lle is godfather to one of my children, and he never forgets 10 pray for I am Mtesa King of Uganda

him as well as for all the rest. May God preserve him long to us, January 21th 1879

and hereafter bless him with an exceeding and eterual great reward. The king had also sent fifty canoes across the Lake to Kagei to

Amen. Ainen.” fetch Messrs. Stokes and Copplestone, who (as we already know) reached that place in February. If it has pleased God to spare

WHAT A TAMIL SCHOOL-BOY CAN DO. all their lives, there are now seven missionaries in Uganda, the DIE Rev. D. Gnanamuttu, Pastor of Koviluttu, Tinnevelly, mentions exact number first sent forth ; but only two are of the original

three of his school-boys who have embraced the Gospel and then party. Let our prayer be, “ O Lord, be gracious unto us; we

have brought others to Christ. Here is the case of one, a little have waited for Thee : be Thou their arm every morning, our

fellow of eight years old, named Pitchandy :salvation also in the time of trouble.” (Isa. xxxiii. 2.)

The third school-boy who became a Christian is Pitchandy of Koviluttu, a small boy of about eight years old. He used to attend morning prayers at our church every day, and night prayers frequently. His fondness for

church became gradually great, insomuch that, as soon as he heard the sound A “VERITABLE JEWEL."

of the church bell he would leave off his rice and come away to our church. UCH is the term applied in the last Report of the Calcutta

Afterwards he began to urge his parents to attend our services, and to

leave off work on Sundays, and this he did for a few months. And Church Missionary Association to an old blind man in the because he was their only dear son, they listened to his words with pleasure, Alms-house at Calcutta named John Mark. In that considered his words and deeds very attentively, and were gradually inAlms-house “there lives a little company of Christians

clined to come to our religion, and ever since July they are very earnest who are either blind or maimed or halt, and if you inquire inquirers and regular attendants on the means of grace. And because who was the means of bringing these to the foot of the cross, you will be

this family is connected with the influential heathen headman, a few other pointed to a venerable blind old man, whose very face is an edifying

families, who were ready to join but had not the courage to do so, took

courage by the example of the above family, and put themselves under spectacle, and whose saintly character entitles him to be called a veritable instruction. I consider that God has made this little boy as an instrument jewel among Native Christians.” This little company is visited pastorally for several families embracing our religion at Koviluttu.



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THE MISSIONARY MAP OF SOUTH INDIA AND Map, viz., Marathi in the north-western corner, where a part of the

in , CEYLON.

eastern side as far down as Madras; Canarese south of the Marathi;

Malayalam in Cochin and Travancore; Tamil in the east of the Peninsula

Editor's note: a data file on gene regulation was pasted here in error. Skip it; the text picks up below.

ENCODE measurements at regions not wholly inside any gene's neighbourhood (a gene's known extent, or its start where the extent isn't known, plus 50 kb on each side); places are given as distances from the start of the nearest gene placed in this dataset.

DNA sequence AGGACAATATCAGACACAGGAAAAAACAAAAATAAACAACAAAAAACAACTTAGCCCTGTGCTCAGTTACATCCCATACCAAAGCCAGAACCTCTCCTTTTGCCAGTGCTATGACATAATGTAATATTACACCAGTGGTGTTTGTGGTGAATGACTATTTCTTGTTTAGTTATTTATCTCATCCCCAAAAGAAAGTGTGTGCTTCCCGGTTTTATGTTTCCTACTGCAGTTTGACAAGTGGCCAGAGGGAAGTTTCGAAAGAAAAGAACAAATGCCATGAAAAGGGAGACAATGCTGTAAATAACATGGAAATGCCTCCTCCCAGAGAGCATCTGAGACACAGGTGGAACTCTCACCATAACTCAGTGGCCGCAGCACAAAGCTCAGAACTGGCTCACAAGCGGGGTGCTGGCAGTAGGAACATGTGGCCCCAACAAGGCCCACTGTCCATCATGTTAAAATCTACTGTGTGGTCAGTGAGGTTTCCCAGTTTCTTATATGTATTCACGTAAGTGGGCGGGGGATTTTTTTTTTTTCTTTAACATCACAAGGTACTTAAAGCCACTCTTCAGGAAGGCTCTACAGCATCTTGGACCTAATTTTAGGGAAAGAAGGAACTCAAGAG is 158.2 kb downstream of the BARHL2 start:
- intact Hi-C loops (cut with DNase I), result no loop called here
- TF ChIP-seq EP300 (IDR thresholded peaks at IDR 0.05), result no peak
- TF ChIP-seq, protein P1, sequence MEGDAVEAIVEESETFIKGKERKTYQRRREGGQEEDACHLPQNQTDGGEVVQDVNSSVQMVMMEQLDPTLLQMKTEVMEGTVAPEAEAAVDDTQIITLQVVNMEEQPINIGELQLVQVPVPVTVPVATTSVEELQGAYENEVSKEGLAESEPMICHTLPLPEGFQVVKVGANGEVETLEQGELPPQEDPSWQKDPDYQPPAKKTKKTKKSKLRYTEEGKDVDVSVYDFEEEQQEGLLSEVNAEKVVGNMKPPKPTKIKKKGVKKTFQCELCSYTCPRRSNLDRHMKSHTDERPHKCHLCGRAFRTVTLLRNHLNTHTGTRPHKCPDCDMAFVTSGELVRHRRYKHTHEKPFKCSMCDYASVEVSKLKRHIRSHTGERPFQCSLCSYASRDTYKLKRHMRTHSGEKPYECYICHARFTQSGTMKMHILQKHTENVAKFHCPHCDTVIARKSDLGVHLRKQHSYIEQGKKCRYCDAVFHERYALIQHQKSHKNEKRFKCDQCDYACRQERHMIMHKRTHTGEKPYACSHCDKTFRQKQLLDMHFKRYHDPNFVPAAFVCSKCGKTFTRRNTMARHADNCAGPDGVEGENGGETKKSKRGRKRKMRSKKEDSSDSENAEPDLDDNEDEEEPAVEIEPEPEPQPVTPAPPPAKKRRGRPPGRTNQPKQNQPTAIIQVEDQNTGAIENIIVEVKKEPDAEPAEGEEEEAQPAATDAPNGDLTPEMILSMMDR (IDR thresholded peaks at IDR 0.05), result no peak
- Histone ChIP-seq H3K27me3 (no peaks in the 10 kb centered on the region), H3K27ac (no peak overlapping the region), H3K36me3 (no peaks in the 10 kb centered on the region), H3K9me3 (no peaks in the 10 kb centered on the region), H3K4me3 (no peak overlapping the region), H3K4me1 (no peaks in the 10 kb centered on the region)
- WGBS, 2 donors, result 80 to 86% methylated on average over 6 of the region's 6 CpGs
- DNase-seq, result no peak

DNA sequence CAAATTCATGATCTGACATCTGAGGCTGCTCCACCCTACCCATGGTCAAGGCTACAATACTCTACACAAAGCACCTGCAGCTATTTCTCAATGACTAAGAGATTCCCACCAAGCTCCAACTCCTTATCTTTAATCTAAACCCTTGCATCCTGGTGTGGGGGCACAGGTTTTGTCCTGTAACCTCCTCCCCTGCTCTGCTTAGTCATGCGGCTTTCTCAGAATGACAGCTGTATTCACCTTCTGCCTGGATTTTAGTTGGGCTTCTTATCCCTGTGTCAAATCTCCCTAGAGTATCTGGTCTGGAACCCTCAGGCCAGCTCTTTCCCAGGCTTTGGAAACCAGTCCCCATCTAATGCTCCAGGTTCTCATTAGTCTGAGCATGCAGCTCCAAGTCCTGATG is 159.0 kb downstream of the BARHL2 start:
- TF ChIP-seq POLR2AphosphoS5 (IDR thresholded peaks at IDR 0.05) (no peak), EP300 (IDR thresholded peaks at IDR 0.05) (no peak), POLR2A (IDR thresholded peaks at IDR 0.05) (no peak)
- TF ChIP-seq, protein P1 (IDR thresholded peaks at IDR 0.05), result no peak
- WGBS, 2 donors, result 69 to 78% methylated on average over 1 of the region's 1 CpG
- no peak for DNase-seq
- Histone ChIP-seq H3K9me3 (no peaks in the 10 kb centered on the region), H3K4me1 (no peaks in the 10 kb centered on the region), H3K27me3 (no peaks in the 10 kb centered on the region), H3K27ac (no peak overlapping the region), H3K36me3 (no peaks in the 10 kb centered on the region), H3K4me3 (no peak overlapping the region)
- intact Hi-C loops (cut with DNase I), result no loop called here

T first we intended to give in this number of the GLEANER from Madras southwards, and in the north of Ceylon; Singhalese in the

a Map of Travancore and Cochin. But the accompanying centre and southern parts of Ceylon.
Map of South India, though it can only show Travancore Of these six languages, Marathi and Singhalese belong to the great
and Cochin on a very small scale, tells us much better “ Aryan ” family, like the languages of North India, and also of Persia
where these kingdoms are. They will be seen (as described and of Europe. The other four are “ Dravidian,” and are totally different

in the article on the first page) at the south-west corner in structure. of India, separated from Tinnevelly by the mountain chain called the Our readers will see how convenient for missionary work the railways Western Ghauts. The

in India now are. One whole length of the two

line reaches to Tinnekingdoms is about the SOUTH INDIA AND CEYLON.

velly town. The juncdistance from London to

tion of the Tinnevelly Exeter or to Sheffield,

and Tuticorin lines is at but their breadth, as V Y D E RA B A D Danagudem


a place called Maniachi; will be seen, is small.

(Nizam's Tavtitory)

and here it was that the Cochin, and the northern


Prince of Wales met the half of Travancore, are

«Rajahmundry Native Christians in the field of the Church Kislapur

December, 1875. Missionary Society, or

Amalapuram about two-thirds of the

Masulipatam whole. The principal

THE stations, Cottayam, Ma

Kurnou velicara, and Allepie,- GOAS

MISSIONARY BOX ; Mundakayam, the hill station of the Arrian

Or, Pennies, Pounds, and Mission,—and Trichur

a Tenth. and Kunnankulam in Cochin, are marked.


OME years ago a The Map shows all the

missionary gave four divisions of the

an address to the Church Missionary So

children in a large Sunciety's South India Mis

day-school. All were MYSORE sions. First there is

delighted. At the close Madras, the



of the meeting a little Then, at the southern

boy, unaccompanied by end of India, is Tinne

parent or friend, went velly, with its principal

up to the platform and stations, Palamcotta,

asked for a missionary


box. He came home viseshapuram, Dohna

flushed with excitement, Bepur yur, Paneivilei, Panni


presented the box, and kulam, Surandei, and

asked mother to give Sivagasi. (Nazareth and

Trachisopette Tavare

him a first penny—then Edyengudi are S.P.G.

father and Sissy. He stations.) Then there

told such a story about

Maduras is Travancore, already

the good missionary, and mentioned. And, in the Fauppa

said he would go too